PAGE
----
Removing Obstacles for our Front-Line Teams

Improving morale and efficiency with some common-sense tools

In May 2022, “Muddy” Mildred Wilson completed her third Tough Mudder race at the age of 83.1 She became the oldest person ever to finish the 5K, known for its formidable obstacles and hard-core fans.

Tough Mudder is a team-based obstacle course with open versions ranging from the 5K to 15K events. The for-profit group claims to promote teamwork and camaraderie as entrants face obstacles like taking a dunk in a 34-degree ice pit, running through a water-filled trench while being zapped with 10,000 volts from dangling wires, crawling through a tunnel of tear gas, and more.

When Tough Mudder founder, Will Dean, pitched his idea at the Harvard Business School business-plan competition, the judges told him, “This isn’t just not a good idea, this is absolutely a bad idea.”2 They couldn’t envision people paying money to suffer.

Fourteen years later and, in fact, over 6 million people3 have done just that. Many do it for the challenge and the bragging rights. Some, like Muddy Mildred, do it for charity – Wilson runs with her son to raise money to drill wells in Africa.

Maybe there’s something to be said for training to test your limits as an elite athlete and finding out whether you have the stuff to make it through.

One thing’s for sure, nobody wants to run a Tough Mudder every day while they’re working. But that’s just what some of our teams are going through. Every day, the obstacles they face at work slow them down, make them inefficient, and in the worst cases make them miserable. As leaders, we can help smooth the course and make work less of a slog.  We can get better results and improve the morale of our teams as a bonus.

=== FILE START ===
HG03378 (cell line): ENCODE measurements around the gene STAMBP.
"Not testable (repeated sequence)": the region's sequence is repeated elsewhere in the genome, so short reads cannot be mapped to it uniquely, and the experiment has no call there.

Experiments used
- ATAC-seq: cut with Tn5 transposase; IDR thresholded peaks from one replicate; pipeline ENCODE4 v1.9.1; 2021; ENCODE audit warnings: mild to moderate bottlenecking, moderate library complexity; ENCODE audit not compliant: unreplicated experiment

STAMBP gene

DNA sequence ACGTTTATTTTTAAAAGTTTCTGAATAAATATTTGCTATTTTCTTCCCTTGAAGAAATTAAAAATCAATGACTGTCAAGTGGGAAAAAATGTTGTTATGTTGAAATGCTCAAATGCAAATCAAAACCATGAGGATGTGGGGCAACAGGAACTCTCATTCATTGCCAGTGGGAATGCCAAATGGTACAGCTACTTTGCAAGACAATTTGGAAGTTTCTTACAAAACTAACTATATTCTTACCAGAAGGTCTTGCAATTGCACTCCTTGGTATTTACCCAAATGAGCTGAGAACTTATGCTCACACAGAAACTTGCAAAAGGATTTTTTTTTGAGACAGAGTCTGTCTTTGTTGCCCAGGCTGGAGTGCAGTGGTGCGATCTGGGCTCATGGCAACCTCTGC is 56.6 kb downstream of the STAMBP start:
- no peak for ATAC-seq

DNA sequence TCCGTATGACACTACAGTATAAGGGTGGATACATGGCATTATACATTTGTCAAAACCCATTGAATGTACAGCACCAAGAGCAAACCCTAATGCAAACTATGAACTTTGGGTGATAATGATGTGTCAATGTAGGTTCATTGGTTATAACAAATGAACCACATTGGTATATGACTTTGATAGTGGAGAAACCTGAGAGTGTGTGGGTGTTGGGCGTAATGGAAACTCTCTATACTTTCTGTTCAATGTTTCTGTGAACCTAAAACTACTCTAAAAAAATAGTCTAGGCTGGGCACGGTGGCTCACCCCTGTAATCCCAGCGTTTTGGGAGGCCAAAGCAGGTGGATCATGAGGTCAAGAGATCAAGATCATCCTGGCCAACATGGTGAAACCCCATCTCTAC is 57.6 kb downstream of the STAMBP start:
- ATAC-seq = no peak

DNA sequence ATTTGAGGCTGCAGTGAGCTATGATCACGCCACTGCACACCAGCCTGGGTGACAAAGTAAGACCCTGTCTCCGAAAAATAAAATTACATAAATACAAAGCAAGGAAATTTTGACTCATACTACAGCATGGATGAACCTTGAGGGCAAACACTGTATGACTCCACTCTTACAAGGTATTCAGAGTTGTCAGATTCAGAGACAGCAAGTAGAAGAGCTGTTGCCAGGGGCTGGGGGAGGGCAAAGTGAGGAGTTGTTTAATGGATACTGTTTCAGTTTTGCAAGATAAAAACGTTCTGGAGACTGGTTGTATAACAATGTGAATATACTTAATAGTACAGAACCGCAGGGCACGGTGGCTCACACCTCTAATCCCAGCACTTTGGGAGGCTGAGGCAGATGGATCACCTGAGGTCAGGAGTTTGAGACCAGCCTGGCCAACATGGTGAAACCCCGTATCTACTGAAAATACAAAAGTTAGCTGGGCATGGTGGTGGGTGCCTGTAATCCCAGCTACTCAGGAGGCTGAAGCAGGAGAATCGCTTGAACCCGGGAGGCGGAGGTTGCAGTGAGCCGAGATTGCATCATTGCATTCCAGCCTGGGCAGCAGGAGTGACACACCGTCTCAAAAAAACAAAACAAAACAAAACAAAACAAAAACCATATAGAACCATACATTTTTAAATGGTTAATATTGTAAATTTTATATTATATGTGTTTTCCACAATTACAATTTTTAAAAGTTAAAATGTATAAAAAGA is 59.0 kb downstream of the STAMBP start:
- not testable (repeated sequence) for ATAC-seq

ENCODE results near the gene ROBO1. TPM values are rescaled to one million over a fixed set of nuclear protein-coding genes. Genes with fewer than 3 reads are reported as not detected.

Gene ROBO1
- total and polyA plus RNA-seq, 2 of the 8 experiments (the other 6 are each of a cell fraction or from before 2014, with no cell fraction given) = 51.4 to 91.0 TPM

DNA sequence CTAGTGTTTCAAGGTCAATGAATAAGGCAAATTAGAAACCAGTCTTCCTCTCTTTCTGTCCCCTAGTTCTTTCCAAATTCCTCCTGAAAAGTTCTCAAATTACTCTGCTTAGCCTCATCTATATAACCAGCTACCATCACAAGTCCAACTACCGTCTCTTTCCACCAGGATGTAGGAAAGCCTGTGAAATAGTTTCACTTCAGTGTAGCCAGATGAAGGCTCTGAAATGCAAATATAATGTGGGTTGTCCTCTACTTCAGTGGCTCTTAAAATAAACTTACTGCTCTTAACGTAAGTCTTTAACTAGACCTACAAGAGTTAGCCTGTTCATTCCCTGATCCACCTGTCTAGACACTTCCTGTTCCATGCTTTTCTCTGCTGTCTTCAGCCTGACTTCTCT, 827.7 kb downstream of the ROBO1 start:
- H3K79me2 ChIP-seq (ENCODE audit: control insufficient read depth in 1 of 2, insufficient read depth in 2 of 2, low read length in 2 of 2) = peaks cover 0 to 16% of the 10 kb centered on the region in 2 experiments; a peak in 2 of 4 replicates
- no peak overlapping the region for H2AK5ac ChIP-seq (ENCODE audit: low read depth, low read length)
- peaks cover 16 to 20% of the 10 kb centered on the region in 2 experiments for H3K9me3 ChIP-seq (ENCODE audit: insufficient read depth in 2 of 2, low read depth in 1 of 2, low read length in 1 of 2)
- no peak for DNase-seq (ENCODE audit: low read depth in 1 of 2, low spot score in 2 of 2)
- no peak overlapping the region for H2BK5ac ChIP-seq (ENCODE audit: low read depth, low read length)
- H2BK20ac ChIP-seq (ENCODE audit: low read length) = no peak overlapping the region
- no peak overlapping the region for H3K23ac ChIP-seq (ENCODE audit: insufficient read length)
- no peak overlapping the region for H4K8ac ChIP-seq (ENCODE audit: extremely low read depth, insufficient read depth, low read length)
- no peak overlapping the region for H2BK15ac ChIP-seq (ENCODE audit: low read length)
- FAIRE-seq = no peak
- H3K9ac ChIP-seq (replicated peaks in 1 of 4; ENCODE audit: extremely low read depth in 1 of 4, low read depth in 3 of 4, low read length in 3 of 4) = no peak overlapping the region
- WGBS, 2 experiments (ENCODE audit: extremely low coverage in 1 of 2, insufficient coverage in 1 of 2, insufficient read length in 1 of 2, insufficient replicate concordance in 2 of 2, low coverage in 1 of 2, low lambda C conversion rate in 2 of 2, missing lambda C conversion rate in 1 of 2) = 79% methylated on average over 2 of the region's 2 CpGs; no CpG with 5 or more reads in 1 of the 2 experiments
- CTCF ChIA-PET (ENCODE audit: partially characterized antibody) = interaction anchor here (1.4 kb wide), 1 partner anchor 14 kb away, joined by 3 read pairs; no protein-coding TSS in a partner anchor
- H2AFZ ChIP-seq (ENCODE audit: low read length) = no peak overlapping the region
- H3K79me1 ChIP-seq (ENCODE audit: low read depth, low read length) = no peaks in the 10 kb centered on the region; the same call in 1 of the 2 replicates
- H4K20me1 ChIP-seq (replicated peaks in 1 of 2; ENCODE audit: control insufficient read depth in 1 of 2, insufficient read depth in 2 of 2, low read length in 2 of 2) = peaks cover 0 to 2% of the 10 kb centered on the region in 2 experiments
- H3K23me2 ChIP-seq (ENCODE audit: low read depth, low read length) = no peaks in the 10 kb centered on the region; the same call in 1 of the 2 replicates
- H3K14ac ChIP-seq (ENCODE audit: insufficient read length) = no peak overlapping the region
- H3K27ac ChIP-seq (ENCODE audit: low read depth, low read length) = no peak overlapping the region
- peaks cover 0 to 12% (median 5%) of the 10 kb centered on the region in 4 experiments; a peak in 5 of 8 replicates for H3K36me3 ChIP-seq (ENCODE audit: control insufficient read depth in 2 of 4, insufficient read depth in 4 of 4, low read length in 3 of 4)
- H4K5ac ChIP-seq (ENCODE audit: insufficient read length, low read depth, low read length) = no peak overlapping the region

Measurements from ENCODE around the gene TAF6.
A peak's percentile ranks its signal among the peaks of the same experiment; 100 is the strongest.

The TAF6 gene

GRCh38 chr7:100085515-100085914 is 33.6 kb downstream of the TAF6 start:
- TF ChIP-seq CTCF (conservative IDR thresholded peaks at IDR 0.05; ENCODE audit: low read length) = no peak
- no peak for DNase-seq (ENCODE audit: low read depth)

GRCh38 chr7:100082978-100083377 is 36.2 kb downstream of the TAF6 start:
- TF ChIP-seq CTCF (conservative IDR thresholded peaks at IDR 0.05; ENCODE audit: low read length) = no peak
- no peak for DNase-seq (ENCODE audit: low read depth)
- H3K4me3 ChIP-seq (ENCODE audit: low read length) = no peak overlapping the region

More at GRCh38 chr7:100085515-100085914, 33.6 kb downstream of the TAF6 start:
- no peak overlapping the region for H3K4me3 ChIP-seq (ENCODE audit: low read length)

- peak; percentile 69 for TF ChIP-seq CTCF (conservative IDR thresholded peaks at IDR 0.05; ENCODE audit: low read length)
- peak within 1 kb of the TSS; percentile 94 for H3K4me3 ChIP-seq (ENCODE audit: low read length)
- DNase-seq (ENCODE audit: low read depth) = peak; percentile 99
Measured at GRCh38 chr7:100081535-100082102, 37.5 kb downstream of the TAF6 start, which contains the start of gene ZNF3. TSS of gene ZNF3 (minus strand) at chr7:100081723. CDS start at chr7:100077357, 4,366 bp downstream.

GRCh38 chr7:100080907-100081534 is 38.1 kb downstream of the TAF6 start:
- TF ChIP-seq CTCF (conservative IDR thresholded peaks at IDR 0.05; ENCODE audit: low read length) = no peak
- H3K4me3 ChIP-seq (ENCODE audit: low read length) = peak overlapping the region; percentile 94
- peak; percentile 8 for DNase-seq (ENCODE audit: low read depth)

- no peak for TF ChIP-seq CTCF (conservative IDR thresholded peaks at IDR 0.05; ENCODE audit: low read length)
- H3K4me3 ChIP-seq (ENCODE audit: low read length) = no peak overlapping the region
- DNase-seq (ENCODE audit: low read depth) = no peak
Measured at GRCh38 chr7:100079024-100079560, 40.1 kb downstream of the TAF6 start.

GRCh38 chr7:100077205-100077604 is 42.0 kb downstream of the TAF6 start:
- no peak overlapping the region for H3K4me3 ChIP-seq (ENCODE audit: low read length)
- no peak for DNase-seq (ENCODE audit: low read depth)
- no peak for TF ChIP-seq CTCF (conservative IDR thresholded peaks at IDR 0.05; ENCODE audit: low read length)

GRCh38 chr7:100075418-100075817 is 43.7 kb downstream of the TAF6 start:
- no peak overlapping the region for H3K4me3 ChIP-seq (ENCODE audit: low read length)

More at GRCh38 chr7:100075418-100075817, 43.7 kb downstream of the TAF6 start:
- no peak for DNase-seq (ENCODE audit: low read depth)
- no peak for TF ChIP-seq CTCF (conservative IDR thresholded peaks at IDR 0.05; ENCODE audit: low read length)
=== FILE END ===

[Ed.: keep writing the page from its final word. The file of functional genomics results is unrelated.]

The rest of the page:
Self-inflicted pain with no gain

In terms of being able to perform your job well, few things are more fundamental than knowing what your responsibilities are and knowing how to perform them.

And yet, “72 percent of employees cannot find the information they need within their organization’s systems.”4

Obstacles employees face every day are variable, but tend to fall into two categories, too much or too little. Either way, the sum tends to be frustration and inefficiency:

  • Information – lack of information for onboarding, training, or microlearning make it challenging to learn skills competencies. But loads of poorly organized, difficult to find, and outdated information can waste more time and leave employees with less to show for it.
  • Tools – some organizations don’t provide sufficient tools to do assigned work and employees are forced to do tedious work manually. Others provide a wide variety of tools that each perform a discreet task, requiring employees to jump between tools as they work. Grunt work and constant context breed frustration – not to mention errors.
  • Direction & Support – tool and information availability will drive manager reactions. To meet goals, some managers will overcompensate by micromanaging and trying to reign in employee autonomy. Others apply minimum effort, holding mandatory training sessions, then relying on high-performing employees to take up the slack.

Every obstacle takes your team away from supporting customers, producing products, and improving your business. Every barrier builds frustration, drives down motivation, and weakens retention.

What if everyone knew what they were supposed to do and had the tools to learn what they didn’t know? What if managers’ time could be freed to focus on the ones who were struggling?

Removing the mud and the electric shocks

One of our clients, a global 500 company, solved a problem recently that stemmed from their rapid growth through acquisition. Process complexity in their order to cash process was significantly delaying revenue recognition and, in some cases, creating billing disputes that ended in write offs. It was expensive for the company both in profits and in client relationships.